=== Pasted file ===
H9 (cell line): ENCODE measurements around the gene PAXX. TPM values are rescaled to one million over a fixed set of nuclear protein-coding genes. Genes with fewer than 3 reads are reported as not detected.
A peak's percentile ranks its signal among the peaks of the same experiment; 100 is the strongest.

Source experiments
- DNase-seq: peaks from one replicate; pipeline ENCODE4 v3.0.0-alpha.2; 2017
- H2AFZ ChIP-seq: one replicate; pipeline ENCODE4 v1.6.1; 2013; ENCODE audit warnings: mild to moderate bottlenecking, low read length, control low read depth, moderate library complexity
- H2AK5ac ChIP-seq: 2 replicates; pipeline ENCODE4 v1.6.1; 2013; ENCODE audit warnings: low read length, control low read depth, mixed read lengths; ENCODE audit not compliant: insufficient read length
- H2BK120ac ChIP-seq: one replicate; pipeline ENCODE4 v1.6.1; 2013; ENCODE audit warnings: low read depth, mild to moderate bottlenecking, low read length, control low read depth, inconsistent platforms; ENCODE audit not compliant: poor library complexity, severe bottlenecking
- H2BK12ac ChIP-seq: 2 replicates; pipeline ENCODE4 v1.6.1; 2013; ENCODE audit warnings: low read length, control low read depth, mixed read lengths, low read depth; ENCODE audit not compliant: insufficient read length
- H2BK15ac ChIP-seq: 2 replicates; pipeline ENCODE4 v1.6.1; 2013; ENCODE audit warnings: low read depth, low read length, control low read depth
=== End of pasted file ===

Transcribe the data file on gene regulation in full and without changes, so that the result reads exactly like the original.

H9 (cell line): ENCODE measurements around the gene PAXX. TPM values are rescaled to one million over a fixed set of nuclear protein-coding genes. Genes with fewer than 3 reads are reported as not detected.
A peak's percentile ranks its signal among the peaks of the same experiment; 100 is the strongest.

Source experiments
- DNase-seq: peaks from one replicate; pipeline ENCODE4 v3.0.0-alpha.2; 2017
- H2AFZ ChIP-seq: one replicate; pipeline ENCODE4 v1.6.1; 2013; ENCODE audit warnings: mild to moderate bottlenecking, low read length, control low read depth, moderate library complexity
- H2AK5ac ChIP-seq: 2 replicates; pipeline ENCODE4 v1.6.1; 2013; ENCODE audit warnings: low read length, control low read depth, mixed read lengths; ENCODE audit not compliant: insufficient read length
- H2BK120ac ChIP-seq: one replicate; pipeline ENCODE4 v1.6.1; 2013; ENCODE audit warnings: low read depth, mild to moderate bottlenecking, low read length, control low read depth, inconsistent platforms; ENCODE audit not compliant: poor library complexity, severe bottlenecking
- H2BK12ac ChIP-seq: 2 replicates; pipeline ENCODE4 v1.6.1; 2013; ENCODE audit warnings: low read length, control low read depth, mixed read lengths, low read depth; ENCODE audit not compliant: insufficient read length
- H2BK15ac ChIP-seq: 2 replicates; pipeline ENCODE4 v1.6.1; 2013; ENCODE audit warnings: low read depth, low read length, control low read depth